What was to be done about these lethal London fogs? Complaints accumulated. Solutions were endlessly but uselessly suggested. Back in the seventeenth century, John Evelyn had proposed banishing industries that produced smoke from London, creating a smoke-free zone encircled with aromatic plants and hedges. According to Evelyn’s diary King Charles II approved of this suggestion and a bill against the smoke nuisance was drafted. But nothing more was heard of it.

This became the pattern as objections against London air pollution grew more and more vociferous through the 1800s. The serious threat to public health and the damaging disruption of normal urban life were cited as London fogs grew in intensity and frequency. A 200 percent rise in mortality was reported in the course of the fog of 1879. But attempts to legislate for smoke control were blocked repeatedly by the pro-industrial lobby in Parliament. And as the London suburbs expanded, with a smoke-belching coal fire in each new suburban home, there was also a reluctance to be seen as attacking the domestic hearth, traditional focus of the English family.

In her view of London fog as symptomatic of a self-serving inertia in English public life, Christine Corton alights on a wonderful succession of “Doom of London” novels, of which the most alluring is the The Doom of the Great City; Being the Narrative of a Survivor, Written A.D. 1942. William Delisle Hay’s futuristic novel, published in 1880, tells the story of a cataclysmic black fog descending on London in 1882 and destroying all life in the capital.

But alongside doom-mongers were the fog aficionados, in particular those artists who came to London positively seeking its peculiar fluctuations of weather. Corton is particularly good on these, first Eugène Delacroix arriving in 1827 and thrilled to discover that “the daylight too is here of a special kind, always as on the day of a solar eclipse.” Whistler, based in London from 1859, wrote of London fogs, “I am their painter.” His almost possessive attitude toward fogginess is at its most evident in Nocturne in Grey and Gold—Piccadilly (1881–1883), a painting emphasizing the mixed blurriness and brightness that rendered London in the fog so poetic. As Whistler saw it:

The poor buildings lose themselves in the dim sky, and the tall chimneys become campanili, and the warehouses are palaces in the night, and the whole city hangs in the heavens, and fairyland is before us.

London almost becomes Venice in this magically atmospheric transformation scene.

When Monet came to London a decade or so later, in the autumn of 1899, he took a room on the sixth floor of the Savoy Hotel, looking out over the Thames. He returned to the Savoy twice more and he completed thirty-four paintings of Charing Cross Bridge and forty-one paintings of Waterloo Bridge, an extraordinary record of London in its characteristic atmospheric conditions, mostly showing the river through a haze of fog. “What I love more than anything in London is the fog,” wrote Monet. “Without the fog London wouldn’t be a beautiful city…. It’s the fog that gives it its magnificent breadth.” London fog was necessary to his whole ambitious project of painting Thames bridges. He later visited London just to check up on the fog, reporting one day:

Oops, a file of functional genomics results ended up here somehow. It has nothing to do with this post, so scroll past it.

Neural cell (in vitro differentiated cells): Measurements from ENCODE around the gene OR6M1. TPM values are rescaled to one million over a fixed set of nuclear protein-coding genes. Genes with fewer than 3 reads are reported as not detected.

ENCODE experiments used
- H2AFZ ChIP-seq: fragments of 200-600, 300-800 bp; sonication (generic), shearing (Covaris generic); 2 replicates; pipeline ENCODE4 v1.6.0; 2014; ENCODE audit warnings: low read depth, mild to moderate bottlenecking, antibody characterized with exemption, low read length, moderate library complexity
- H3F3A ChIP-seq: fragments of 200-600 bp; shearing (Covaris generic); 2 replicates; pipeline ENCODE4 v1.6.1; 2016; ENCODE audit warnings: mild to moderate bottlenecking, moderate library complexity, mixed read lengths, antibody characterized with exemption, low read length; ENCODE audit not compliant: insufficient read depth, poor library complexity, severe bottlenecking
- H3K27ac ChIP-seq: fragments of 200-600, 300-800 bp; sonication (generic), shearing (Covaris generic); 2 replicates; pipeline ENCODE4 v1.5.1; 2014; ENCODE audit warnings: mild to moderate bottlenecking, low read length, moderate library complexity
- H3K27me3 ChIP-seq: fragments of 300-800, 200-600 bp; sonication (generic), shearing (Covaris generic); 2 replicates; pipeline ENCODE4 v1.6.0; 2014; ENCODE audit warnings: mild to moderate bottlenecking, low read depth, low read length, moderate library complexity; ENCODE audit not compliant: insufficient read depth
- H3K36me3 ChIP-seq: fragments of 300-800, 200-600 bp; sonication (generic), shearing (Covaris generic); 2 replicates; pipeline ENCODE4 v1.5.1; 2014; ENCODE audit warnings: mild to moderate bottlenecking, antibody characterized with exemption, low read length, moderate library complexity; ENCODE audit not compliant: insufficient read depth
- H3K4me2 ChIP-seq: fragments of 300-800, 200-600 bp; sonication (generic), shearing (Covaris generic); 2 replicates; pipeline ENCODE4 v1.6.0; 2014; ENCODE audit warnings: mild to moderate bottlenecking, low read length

When I got up, I was terrified to see that there was no fog, not even the least trace of a mist; I was in despair, it seemed all my canvases were going for naught, but then little by little, as the fires were lit, the smoke and the mist returned.

Perhaps in a sense London fog became a cliché. Certainly that was how it came to seem to Oscar Wilde, who, commenting sarcastically in 1891 on how art had reinvented London fog, blamed the Impressionists for giving a new glamour to the vagaries of weather that had been a feature of London life for centuries without anyone particularly noticing. According to Wilde, fogs were now

carried to excess. They have become the mannerism of a clique, and the exaggerated realism of their method gives dull people bronchitis. Where the cultured catch an effect, the uncultured catch cold.

But in spite of Wilde the artists kept coming. Indefatigable Corton finds a particularly marvelous example in the Japanese artist Yoshio Markino, who had spent four years in San Francisco painting the fog that rolled in from the sea at certain times of year. Dissatisfied with his work in America, and strongly influenced by Turner, Markino moved to England in 1897. Like Monet he saw the London mists and fogs as intrinsic to the city: “I think London without mists would be like a bride without a trousseau. I like thick fogs as well as autumn mists.” He especially loved the effect of London fog on raw and ugly black and yellow London brickwork, producing an unexpected visual harmony. The color reproduction of Markino’s delicate evocative Fog: Ladies Crossing Piccadilly, one of Corton’s many well-chosen illustrations, makes one long for a full-scale exhibition of his London sepia drawings and watercolors.